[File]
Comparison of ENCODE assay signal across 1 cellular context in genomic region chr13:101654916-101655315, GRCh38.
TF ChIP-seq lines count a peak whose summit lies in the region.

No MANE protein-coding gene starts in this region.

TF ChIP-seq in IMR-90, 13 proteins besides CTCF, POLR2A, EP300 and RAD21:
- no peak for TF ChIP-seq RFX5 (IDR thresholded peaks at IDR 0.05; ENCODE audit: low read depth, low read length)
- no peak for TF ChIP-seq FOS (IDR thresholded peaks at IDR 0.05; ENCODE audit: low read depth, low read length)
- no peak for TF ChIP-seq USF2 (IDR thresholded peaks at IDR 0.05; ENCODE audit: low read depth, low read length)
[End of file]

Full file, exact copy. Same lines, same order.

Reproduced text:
Comparison of ENCODE assay signal across 1 cellular context in genomic region chr13:101654916-101655315, GRCh38.
TF ChIP-seq lines count a peak whose summit lies in the region.

No MANE protein-coding gene starts in this region.

TF ChIP-seq in IMR-90, 13 proteins besides CTCF, POLR2A, EP300 and RAD21:
- no peak for TF ChIP-seq RFX5 (IDR thresholded peaks at IDR 0.05; ENCODE audit: low read depth, low read length)
- no peak for TF ChIP-seq FOS (IDR thresholded peaks at IDR 0.05; ENCODE audit: low read depth, low read length)
- no peak for TF ChIP-seq USF2 (IDR thresholded peaks at IDR 0.05; ENCODE audit: low read depth, low read length)